Everyone loves a hero… that woman or man who comes to the rescue in difficult and dangerous situations. We praise heroes… we have (action) heroes fiction movies, stories and legends. Presidents, kings and queens hand out medals to people who saved others in dangerous situations. Sometimes, after a hero’s death we erect statues and monuments honouring them.
Last night (30th -31st October 2015) at least 26 people died and more than 100 were injured, many with severe burns in a fire in a night club in the city that was my home for 21 years – Bucharest (capital of Romania).
The tragedy was reported by local media, the BBC, CNN and many other international media organizations.
The local authorities’ response was OK, even good, but, nonetheless the tragedy left behind victims and a city of more than two million people in shock.
The firemen, the first aid responders, doctors and nurses all are, in some ways, heroes. They are the ones who came to the rescue, the ones who came to the hospitals in the middle of the night to take care of the wounded who went out to have fun at a concert and ended up scarred for life.
I can’t predict the future, but it is likely that in the foreseeable future the president of Romania will hand out some medals for bravery in the line of duty… and rightfully so.
In hindsight we will know who the heroes are and they will be rightfully praised.
There is, however, a different group of (anti)heroes and I’ll come back to them really soon.
How did the fire happen? The investigation is now in the early hours, so we don’t fully, definitely know what actually happened. Nonetheless, this is not the first tragedy in the world that involved a fire in a night club. Previous cases fit well with the “Swiss cheese” model for tragedies. In other words, there wasn’t one single factor that led to the tragedy, rather several holes in safety overlapped.
Early reports and eye-witness statements include the use of highly flammable materials for sound-proofing the nightclub (i.e. foam, artificial sponge), overcrowding, one fire-exit door being blocked, fireworks that went bad, narrow streets with lots of cars parked that made it difficult for fire trucks to intervene quickly etc.
In hindsight all of these are obvious danger factors. Nonetheless, these holes in safety are not unique to Bucharest nightclubs and there have been thousands of nights of fun that went on just fine despite the (now) obvious hazards.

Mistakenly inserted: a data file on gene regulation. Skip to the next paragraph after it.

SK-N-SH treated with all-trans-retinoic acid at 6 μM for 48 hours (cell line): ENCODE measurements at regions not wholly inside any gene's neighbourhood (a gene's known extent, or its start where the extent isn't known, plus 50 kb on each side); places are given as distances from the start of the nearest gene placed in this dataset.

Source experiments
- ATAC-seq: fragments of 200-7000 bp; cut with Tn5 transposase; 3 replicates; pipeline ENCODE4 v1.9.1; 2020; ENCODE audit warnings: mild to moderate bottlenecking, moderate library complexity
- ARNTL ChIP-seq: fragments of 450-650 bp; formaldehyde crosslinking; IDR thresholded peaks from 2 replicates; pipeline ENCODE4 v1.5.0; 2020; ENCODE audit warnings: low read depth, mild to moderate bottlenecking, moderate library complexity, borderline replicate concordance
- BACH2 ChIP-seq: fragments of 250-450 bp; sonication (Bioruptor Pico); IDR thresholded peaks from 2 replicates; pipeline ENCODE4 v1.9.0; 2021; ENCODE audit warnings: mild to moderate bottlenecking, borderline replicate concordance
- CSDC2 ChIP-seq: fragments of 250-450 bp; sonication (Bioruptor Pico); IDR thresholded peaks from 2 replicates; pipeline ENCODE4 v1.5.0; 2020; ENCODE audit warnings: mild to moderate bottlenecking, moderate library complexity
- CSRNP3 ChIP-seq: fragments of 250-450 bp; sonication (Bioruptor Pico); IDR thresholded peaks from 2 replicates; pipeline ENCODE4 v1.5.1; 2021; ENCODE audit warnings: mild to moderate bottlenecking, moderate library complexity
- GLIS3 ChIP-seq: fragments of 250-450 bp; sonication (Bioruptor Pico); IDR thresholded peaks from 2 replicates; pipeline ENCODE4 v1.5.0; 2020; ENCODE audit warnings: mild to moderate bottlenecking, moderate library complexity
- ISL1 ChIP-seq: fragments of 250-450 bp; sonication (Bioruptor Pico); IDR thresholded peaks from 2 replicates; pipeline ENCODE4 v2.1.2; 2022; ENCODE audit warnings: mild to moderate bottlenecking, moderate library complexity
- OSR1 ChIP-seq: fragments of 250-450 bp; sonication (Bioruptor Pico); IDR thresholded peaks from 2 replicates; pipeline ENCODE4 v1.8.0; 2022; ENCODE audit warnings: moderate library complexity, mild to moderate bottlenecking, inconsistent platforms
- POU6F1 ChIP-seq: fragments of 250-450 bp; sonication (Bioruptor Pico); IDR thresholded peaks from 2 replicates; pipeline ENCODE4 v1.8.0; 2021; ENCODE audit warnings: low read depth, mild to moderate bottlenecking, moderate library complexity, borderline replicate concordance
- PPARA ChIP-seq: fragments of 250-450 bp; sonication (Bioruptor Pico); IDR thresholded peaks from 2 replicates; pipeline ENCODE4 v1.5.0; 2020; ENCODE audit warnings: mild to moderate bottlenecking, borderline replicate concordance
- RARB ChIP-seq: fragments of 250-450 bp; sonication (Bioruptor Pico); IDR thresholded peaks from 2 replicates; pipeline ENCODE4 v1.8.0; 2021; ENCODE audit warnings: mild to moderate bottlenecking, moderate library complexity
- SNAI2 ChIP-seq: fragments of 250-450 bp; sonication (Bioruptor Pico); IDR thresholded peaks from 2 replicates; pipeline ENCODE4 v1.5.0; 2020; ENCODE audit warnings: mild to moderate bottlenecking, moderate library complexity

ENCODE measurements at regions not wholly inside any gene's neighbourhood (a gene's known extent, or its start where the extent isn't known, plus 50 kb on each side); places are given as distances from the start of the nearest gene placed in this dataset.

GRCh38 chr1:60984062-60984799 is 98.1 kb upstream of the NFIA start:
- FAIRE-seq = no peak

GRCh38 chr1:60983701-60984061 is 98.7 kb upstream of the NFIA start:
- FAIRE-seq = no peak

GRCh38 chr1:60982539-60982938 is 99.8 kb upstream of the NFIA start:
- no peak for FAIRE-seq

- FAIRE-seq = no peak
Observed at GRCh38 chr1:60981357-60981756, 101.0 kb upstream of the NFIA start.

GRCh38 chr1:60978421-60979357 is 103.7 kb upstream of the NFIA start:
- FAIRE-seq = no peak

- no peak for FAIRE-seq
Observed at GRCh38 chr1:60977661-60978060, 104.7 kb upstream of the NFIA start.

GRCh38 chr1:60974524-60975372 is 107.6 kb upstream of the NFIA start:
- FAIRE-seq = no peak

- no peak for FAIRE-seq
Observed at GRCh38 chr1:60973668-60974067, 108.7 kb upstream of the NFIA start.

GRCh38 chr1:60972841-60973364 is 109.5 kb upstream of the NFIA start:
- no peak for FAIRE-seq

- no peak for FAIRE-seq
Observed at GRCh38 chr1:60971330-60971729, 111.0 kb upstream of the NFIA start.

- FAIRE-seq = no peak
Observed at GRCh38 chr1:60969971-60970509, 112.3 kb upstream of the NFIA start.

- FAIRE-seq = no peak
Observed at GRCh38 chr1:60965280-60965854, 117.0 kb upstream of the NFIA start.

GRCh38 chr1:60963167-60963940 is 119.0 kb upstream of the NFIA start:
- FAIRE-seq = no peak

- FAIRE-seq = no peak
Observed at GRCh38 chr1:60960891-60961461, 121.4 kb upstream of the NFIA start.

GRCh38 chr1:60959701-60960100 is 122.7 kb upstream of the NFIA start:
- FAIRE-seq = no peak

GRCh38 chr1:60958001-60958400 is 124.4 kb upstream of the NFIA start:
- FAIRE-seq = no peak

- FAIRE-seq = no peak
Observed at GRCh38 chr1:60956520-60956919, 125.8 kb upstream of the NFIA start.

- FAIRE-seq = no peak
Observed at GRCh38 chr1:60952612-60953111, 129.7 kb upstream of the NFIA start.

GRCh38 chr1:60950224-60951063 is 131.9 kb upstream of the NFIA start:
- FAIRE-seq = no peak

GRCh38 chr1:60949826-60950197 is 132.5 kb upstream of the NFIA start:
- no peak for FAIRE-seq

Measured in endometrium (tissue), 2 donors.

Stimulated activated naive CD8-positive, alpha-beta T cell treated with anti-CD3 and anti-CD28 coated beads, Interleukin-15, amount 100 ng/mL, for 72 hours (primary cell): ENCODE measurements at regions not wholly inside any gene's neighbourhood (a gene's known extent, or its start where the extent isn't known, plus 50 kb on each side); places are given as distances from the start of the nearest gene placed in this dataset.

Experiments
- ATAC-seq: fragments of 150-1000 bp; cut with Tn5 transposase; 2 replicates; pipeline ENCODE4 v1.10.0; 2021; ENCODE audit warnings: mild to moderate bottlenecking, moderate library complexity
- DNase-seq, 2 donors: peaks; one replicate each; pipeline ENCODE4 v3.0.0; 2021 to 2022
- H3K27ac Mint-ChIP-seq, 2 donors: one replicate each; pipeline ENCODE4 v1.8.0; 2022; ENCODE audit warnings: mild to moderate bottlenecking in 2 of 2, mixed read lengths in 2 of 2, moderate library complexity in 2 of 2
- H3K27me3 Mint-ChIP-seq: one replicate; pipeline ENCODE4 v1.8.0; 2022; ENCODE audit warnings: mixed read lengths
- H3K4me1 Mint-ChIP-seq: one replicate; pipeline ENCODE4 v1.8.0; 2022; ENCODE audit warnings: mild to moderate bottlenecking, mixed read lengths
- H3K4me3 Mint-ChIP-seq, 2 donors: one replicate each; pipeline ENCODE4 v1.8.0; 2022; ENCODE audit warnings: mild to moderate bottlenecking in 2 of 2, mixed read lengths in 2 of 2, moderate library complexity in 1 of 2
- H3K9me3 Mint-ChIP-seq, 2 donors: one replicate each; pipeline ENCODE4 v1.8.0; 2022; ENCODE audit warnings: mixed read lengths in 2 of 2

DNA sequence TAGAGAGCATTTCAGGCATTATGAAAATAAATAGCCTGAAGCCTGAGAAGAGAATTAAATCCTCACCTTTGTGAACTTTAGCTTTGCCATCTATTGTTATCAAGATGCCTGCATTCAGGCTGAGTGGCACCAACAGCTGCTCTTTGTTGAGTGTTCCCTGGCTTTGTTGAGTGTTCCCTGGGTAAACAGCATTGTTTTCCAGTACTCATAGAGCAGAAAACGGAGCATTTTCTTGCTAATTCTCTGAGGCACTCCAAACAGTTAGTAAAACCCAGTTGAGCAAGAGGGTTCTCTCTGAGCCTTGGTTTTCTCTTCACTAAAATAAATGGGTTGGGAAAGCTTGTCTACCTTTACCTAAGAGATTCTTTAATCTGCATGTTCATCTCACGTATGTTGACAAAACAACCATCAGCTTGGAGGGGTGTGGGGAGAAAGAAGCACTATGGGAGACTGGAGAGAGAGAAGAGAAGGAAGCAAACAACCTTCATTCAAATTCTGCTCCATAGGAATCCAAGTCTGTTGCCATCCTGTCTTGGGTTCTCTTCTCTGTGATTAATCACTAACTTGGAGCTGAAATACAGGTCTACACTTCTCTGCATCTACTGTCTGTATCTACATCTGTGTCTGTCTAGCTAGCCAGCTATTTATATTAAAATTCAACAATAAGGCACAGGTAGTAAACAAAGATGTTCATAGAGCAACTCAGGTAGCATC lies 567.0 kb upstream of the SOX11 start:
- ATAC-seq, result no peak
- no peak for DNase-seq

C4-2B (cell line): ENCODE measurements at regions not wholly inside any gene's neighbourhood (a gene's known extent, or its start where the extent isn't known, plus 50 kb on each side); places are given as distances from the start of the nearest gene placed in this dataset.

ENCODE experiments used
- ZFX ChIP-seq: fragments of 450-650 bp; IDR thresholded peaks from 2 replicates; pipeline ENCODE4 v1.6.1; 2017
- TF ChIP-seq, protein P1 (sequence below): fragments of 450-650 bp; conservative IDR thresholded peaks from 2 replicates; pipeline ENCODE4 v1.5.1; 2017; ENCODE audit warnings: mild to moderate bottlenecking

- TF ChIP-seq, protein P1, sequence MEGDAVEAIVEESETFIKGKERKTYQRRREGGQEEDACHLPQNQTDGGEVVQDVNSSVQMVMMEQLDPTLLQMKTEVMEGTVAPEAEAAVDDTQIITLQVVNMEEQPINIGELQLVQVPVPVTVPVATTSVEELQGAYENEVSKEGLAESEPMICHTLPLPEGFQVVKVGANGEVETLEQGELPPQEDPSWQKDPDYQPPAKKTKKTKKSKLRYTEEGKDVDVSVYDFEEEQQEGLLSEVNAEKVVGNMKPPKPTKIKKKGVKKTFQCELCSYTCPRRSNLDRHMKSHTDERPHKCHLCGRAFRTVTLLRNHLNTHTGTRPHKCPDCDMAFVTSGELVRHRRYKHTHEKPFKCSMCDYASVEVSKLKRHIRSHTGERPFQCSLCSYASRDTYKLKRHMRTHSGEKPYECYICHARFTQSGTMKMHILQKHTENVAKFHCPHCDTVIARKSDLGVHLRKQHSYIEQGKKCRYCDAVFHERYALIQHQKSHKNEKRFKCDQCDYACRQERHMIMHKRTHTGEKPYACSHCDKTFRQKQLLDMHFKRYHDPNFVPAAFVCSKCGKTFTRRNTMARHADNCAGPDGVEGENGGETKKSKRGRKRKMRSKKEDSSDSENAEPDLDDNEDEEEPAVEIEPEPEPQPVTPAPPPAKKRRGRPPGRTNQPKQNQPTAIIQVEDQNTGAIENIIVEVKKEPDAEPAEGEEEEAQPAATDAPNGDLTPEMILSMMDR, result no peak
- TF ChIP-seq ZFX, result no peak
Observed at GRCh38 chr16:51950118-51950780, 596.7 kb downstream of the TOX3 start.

Let me get back to the other category of (anti)heroes… they are the fire safety inspectors, the bureaucrats that give out permits for such establishments to go into business. There are lots of people whose daily jobs consist of enforcing boring, annoying safety regulations. These jobs aren’t fun! Particularly because many people including business owners find such regulations at least annoying if not obnoxious.
Indeed, business people and home owners want to get things going and complying with (fire) safety regulation isn’t exactly on top of their agendas.
And here come the unwanted, annoying, obnoxious and, most importantly, invisible heroes. The fire safety inspectors, work-safety inspector, building safety inspector etc.
Although we don’t particularly like these bureaucrats with their checklists and regulations, we have to admit that, when it comes to reducing the incidence and impact of disasters, they do a lot more than the praised heroes in saving lives and property. No! These people don’t get the spotlight or the praise of the community, but we should acknowledge their role, particularly when a tragedy strikes… we should remember that many other tragedies didn’t happen because a small, annoying bureaucratic inspector came in to check the application of safety rules in the restaurants, shops, apartment buildings, nightclubs etc. which we have visited in the past.
So, how come this tragedy in Bucharest happened? Again, I don’t fully know the answer. However, I know a thing or two about how things go there… When it comes to rules and regulations, Romania is doing great. The issue is with applying and enforcing them. Maybe the owners of the nightclub passed the safety inspection and then changed some things; maybe they bribed the safety inspector; maybe the business didn’t have the proper permits… there are lots of maybes…
What is sure is that at least 26 people died and at least another hundred were injured. It is also sure that bad design was involved (you don’t put inflammable foam with fireworks in an indoor space).
Beyond finding who is responsible for this tragedy (Romanians are great at assigning blame), I strongly believe that we need to learn from this unfortunate, though preventable, event.
We need to learn that the unappealing, badly paid, obnoxious and annoying fire inspector is a hero – an unrewarded, almost invisible and completely ignored hero.